coluber
A Sonoran whipsnake (Coluber bilineatus) at Muleshoe Ranch.

Our first week of tracking was pretty uneventful.  We release snakes as soon as possible after their transmitter implantation surgery so that they can recover in their habitat. So typically the first week or so is pretty slow; the snakes lay low while recovering and don’t make big movements.

Henry, our largest western diamond-backed rattlesnake, headed straight for the hot springs.  Throughout the history of Hooker Hot Springs, people have come here for the healing properties of the springs.  Was Henry also seeking magical healing?  Probably not.  Rattlesnakes often hunt near pools, and it is more likely that Henry was trying to get a meal.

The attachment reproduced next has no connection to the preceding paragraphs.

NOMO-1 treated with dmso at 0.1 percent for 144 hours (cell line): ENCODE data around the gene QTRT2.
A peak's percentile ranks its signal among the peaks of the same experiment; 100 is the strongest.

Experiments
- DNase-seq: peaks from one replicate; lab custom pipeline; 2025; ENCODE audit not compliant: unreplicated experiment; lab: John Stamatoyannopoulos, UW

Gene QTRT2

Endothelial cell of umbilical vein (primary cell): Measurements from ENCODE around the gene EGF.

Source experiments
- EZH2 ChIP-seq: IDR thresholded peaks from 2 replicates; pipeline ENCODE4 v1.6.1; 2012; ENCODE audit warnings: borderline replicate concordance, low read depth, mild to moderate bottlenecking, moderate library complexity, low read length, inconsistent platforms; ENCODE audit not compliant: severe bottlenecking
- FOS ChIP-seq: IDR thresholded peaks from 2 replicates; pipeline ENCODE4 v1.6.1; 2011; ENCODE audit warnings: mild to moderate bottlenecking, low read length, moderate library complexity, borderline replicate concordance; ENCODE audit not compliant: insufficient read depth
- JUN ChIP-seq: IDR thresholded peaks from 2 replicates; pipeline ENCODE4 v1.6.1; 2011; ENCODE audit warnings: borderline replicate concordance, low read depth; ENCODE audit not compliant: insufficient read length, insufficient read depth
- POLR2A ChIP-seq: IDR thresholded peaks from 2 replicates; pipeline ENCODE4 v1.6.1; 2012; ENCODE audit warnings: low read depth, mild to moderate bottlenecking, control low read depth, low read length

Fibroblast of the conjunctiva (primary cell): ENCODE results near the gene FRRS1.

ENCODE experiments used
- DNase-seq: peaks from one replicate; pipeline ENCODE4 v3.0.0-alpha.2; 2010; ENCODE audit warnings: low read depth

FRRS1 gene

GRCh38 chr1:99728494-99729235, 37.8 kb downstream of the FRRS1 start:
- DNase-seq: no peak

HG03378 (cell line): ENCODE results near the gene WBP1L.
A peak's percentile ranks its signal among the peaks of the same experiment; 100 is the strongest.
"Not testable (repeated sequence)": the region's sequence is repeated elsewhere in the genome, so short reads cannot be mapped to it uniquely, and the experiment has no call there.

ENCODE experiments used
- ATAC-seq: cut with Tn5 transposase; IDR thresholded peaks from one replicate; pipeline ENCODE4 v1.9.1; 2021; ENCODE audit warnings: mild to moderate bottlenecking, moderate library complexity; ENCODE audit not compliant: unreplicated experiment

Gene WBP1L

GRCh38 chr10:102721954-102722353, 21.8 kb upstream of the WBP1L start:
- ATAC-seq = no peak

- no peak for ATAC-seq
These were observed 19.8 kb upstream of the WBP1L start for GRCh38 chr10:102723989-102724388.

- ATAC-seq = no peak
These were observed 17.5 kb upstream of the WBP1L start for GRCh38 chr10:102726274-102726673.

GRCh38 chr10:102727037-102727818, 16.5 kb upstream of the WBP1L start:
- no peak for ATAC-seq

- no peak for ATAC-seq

henry
This photo was taken the day after we tracked Henry at this spot. The red arrow points to the crater Henry left in the mud.

Our other western diamond-backed, Stuart, found a fantastic log to rest beneath on the weedy hillside adjacent to the casitas. He was closer to the casitas than most guests here would like to know!
stuart

No rest for the Arizona blacks; Chris immediately moved out of the drainage and into the mesquite forest.  A couple days later he moved further downstream, still in the mesquite forest.
chris

Barney made a short movement to a pile of branches piled up by this summer’s floods and stayed here for a couple days.
barney

Glendy crossed the road but remained in the mesquite forest where he was originally found.

Jaydin, our black-tailed rattlesnake, was on the move.  He was first seen under a downed log adjacent to Hot Springs Wash, then moved into a huge debris pile upstream.
jaydin

Quiet so far, but as the active season comes to a close, the snakes are on the move and a bit harder to keep up with…